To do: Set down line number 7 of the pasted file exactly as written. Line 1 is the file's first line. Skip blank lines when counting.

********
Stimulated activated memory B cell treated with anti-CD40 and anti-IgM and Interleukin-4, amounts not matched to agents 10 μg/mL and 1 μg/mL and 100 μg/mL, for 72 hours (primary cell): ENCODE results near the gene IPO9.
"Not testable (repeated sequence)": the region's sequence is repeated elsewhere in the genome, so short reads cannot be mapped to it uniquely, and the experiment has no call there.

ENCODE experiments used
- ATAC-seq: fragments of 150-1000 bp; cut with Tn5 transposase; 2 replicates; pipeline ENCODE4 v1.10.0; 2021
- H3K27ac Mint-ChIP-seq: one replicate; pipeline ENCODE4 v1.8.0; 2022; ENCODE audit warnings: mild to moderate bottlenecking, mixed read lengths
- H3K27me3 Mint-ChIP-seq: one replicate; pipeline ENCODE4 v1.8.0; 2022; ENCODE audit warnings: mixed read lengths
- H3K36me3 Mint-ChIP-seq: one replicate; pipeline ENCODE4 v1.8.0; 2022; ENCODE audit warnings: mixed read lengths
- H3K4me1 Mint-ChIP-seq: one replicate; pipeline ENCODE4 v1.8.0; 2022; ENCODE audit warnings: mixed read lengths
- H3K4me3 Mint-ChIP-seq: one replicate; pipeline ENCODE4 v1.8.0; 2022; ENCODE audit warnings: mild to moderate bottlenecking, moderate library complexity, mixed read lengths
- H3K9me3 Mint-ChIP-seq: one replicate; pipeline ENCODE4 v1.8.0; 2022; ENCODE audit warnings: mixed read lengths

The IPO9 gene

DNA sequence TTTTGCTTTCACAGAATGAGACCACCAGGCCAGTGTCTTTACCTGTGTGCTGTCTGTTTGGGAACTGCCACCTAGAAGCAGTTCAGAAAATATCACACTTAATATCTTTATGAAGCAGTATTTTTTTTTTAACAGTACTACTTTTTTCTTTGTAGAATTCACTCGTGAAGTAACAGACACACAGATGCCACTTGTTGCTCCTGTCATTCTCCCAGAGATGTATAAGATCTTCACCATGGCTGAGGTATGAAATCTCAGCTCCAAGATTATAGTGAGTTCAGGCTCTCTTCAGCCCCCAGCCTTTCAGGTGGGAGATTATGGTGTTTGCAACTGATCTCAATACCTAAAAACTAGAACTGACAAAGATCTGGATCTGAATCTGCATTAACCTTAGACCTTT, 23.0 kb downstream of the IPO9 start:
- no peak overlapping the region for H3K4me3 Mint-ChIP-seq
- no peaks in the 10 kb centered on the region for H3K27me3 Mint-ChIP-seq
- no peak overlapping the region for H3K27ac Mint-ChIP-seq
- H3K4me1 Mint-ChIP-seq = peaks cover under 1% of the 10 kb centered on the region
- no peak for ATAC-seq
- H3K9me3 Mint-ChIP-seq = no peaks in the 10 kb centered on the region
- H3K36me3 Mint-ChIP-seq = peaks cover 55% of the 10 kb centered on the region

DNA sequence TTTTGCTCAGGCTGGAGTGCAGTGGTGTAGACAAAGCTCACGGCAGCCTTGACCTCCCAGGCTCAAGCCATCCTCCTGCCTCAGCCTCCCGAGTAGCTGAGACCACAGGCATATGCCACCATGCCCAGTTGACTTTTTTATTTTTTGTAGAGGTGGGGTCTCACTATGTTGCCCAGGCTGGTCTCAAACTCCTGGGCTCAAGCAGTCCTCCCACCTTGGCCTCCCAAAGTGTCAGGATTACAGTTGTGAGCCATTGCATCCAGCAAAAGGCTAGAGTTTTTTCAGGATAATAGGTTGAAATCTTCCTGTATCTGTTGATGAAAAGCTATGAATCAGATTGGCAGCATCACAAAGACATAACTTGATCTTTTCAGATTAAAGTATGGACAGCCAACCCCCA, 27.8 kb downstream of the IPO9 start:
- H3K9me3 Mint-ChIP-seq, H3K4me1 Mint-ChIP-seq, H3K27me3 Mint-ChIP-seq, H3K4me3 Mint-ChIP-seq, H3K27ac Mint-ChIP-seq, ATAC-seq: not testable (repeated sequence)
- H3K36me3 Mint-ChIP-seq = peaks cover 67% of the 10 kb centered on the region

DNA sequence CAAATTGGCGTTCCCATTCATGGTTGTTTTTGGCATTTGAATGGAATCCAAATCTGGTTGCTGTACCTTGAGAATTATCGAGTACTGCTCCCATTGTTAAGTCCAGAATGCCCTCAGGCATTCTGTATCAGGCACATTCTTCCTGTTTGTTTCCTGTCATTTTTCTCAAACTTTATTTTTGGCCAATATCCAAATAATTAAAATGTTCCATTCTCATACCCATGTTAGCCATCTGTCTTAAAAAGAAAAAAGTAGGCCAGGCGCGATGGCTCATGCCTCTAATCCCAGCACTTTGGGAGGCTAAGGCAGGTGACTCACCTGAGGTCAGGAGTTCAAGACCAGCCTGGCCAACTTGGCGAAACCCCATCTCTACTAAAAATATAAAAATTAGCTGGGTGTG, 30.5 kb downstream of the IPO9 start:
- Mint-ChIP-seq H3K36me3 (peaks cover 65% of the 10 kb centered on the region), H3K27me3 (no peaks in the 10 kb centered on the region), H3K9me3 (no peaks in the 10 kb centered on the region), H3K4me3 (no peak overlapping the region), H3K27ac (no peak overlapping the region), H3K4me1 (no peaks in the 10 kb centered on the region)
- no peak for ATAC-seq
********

- H3K36me3 Mint-ChIP-seq: one replicate; pipeline ENCODE4 v1.8.0; 2022; ENCODE audit warnings: mixed read lengths